Budget measures reached

  • 2010-11-24
  • From wire reports

RIGA - Prime Minister Valdis Dombrovskis (Unity) announced on Nov. 19, following a marathon Cabinet session on the 2011 national budget, that agreement has been reached on deficit consolidation measures in the amount of 240 million lats (342.8 million euros), reports news agency LETA. Agreement with the international lenders called for 280 million lats, but as the premier explained, this promise will be met as the government next year, counter to what was previously planned, will not increase the contribution percentage from 2 percent to 4 percent for second pillar pensions, thereby guaranteeing 44.9 million lats in the social budget. As a result, the total amount of consolidation measures is to be 285 million lats.

The original idea by the government was to actually reduce the amount of social contributions to the second pension pillar, cutting the amount to 1 percent or even to 0.5 percent, but this was objected to by the international lenders, who did not consider this to be a sustainable medium-term measure. Therefore, the level of contributions to the second pension pillar will remain at the current 2 percent.

Finance Minister Andris Vilks (Unity) told reporters on Nov. 22 that the well-balanced options drawn up for consolidation of the 2011 state budget should have no negative impact on potential economic growth next year. He admitted, however, that the measures set could curb growth, but certainly not to an extent where the planned 3.3 percent economic upswing would not be reached. He even sees a possible 4 percent figure here.

Vilks also pointed out that since the 2011 budget has been drawn up while projecting the situation for 2012, based on a conservative scenario, the necessary consolidation measures in 2012 will probably be “minimal.”
As a result of the planned tax changes, residents with smaller salaries will be the winners, whereas income of those who receive larger salaries will decrease, Dombrovskis told reporters after the ruling coalition’s Nov. 22 meeting.

The government plans to reduce personal income tax from the current 26 percent to 25 percent, increase the tax-exempt minimum to 45 lats and the benefit for dependent persons to 70 lats, as well as raise the minimum monthly wage from 180 lats to 200 lats, and the social insurance rate from 33.09 percent to 35.09 percent.
The prime minister said that, for example, a family with one dependent person with monthly salaries totaling under 500 lats will actually earn more after the tax changes are introduced, whereas for the same family with salaries totaling over 500 lats, the incomes will drop. “This means that for most employees, the tax burden will decrease, but it will increase for those who receive large salaries,” explained Dombrovskis.

The Cabinet of Ministers decided that the standard value added tax rate would be increased to 22 percent, whereas the property tax rate for apartments and private homes would be doubled. Dombrovskis said that the reduced VAT rate would also be increased, from 10 percent to 12 percent, whereas reduced VAT rate on electricity would be lifted altogether. According to the Finance Ministry’s estimates, increasing the VAT rates would bring in an additional 68 million lats to the budget, whereas the higher property tax - an extra 6.9 million lats.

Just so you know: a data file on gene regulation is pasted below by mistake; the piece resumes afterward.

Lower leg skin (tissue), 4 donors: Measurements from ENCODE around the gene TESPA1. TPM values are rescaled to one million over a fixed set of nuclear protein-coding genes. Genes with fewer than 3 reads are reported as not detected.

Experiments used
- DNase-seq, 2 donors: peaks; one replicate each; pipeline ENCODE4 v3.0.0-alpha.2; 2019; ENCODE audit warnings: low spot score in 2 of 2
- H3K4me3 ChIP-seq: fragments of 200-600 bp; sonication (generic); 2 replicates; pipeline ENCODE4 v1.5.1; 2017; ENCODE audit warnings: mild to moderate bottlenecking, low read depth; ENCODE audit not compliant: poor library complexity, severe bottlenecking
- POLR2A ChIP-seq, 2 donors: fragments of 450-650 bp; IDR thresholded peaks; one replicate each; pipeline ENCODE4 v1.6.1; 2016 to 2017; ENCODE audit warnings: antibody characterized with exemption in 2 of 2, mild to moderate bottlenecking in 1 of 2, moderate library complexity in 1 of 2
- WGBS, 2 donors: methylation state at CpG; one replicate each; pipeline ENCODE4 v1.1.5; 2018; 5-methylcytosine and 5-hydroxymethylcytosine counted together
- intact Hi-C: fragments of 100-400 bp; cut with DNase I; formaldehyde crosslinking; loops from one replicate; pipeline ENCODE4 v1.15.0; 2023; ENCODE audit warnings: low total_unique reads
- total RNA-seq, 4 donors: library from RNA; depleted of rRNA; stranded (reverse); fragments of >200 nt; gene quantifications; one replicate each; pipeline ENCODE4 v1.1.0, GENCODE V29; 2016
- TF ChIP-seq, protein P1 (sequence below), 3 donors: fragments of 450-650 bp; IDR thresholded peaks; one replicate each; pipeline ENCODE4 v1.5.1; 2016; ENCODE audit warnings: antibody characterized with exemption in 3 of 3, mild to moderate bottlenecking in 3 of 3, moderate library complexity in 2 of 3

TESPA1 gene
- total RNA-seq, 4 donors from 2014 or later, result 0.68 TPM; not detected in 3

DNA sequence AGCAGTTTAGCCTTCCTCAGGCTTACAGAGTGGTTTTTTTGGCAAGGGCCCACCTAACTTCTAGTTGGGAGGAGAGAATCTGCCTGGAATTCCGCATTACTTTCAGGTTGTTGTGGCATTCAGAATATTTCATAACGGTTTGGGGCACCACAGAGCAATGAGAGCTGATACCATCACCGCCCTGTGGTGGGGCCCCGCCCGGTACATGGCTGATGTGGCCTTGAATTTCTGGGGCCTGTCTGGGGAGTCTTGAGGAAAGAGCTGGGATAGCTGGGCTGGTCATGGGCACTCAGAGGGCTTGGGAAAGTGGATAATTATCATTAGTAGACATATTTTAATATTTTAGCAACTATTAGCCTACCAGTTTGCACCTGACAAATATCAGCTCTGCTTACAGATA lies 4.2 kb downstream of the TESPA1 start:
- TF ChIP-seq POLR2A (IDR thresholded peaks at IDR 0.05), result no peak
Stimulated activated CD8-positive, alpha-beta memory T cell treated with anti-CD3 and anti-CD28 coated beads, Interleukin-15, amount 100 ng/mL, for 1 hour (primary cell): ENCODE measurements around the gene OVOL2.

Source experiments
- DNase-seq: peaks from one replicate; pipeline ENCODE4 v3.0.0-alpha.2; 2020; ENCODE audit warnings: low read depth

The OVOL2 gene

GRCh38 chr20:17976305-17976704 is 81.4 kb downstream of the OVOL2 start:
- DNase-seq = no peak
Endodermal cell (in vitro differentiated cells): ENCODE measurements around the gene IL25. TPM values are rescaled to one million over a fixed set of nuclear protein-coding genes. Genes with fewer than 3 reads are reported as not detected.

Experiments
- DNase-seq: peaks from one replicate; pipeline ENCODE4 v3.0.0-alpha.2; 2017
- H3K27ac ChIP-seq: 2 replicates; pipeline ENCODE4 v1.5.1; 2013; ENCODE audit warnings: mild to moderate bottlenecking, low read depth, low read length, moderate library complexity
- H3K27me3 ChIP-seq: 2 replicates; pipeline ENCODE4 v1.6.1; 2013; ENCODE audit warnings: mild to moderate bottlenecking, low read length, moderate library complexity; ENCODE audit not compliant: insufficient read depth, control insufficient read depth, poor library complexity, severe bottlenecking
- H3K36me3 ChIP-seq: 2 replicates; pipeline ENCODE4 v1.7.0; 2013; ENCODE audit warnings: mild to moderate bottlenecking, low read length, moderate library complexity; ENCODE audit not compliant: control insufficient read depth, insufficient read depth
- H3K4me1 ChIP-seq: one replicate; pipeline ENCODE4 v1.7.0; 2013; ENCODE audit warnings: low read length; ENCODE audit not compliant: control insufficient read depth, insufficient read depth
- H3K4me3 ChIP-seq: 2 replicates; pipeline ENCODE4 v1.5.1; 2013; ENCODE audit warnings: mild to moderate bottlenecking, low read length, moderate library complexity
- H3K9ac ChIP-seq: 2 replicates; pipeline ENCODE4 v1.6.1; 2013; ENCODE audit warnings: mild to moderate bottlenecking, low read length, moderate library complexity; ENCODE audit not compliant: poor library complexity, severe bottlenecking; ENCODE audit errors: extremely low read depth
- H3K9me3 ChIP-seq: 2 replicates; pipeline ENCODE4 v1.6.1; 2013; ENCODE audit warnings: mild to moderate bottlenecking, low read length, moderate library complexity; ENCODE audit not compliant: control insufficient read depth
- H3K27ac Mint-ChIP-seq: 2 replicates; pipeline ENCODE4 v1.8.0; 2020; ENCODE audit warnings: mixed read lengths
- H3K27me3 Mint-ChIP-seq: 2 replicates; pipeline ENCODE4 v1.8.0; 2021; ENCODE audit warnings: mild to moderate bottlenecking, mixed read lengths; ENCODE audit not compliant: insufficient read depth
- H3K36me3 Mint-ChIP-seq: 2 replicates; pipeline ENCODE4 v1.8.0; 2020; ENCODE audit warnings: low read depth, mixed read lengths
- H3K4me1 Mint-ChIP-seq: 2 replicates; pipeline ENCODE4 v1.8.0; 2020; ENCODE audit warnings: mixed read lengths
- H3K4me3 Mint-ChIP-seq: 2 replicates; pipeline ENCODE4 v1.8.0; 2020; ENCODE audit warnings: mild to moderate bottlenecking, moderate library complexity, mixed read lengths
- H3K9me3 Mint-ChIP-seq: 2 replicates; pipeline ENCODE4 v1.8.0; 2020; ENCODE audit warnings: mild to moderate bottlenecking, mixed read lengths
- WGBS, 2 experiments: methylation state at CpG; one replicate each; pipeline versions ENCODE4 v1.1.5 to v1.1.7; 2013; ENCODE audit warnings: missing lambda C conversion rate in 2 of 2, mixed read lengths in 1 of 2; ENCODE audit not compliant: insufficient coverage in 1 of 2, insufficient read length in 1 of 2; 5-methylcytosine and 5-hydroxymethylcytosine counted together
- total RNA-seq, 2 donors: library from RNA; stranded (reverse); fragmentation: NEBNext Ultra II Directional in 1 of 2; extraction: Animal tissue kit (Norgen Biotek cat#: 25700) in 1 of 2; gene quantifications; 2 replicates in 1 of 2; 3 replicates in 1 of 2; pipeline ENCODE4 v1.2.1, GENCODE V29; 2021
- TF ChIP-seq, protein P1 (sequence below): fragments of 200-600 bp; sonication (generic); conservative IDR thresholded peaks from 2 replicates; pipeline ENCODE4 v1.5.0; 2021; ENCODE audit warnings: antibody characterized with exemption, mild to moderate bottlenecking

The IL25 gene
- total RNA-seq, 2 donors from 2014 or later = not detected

According to Dombrovskis, predictions that third quarter macroeconomic indicators would have a positive effect on the consolidation amount have proved to be justified. “As the government decides on specific measures for consolidating the budget, great attention must be paid to creating opportunities for the growth and development of business. This is important for the future growth of our country and our full recovery from the crisis.”

Vilks noted that the swift recovery of the Latvian economy had convinced the lenders that the consolidation amount could be much lower than previously forecast, which was in the area of 395-440 million lats.
Agreement has also been reached on the Finance Ministry’s medium-term macroeconomic and financial policy framework for the years 2011 to 2013. Based on the latest GDP growth indicators as of the third quarter of 2010, the ministry predicts a decrease in GDP for 2010 of 0.4 percent, with growth of 3.3 percent expected in 2011. GDP is then expected to grow 4 percent in 2012 and 3.9 percent in 2013.

Evaluation of the current economic and fiscal situation and projections indicate that the government’s goal of a national budget deficit below 3 percent of GDP in 2012 will require consolidation in two years time totaling 590 million lats, says the Finance Ministry.

This means that after next year’s cuts, consolidation in 2012 of 310 million lats will depend on expected gains from economic growth, and also on whether qualitative reforms will be implemented in the sectors with major state financial input, like education and health care.

The Finance Ministry underlines that the consolidation project must be viewed in a two-year period so that tough decisions won’t have to be left for the last minute, i.e. for the 2012 budget. Also, certain consolidation measures could result in higher inflation; therefore it would be better to carry them out in 2011, not 2012.
The recommendations published by the World Bank and International Monetary Fund for reducing the state budget showed that the lenders see the largest possible cuts within social spending. The World Bank’s suggestions for budget consolidation amounted to 274-345 million lats in 2011, and 193-199 million lats in 2012.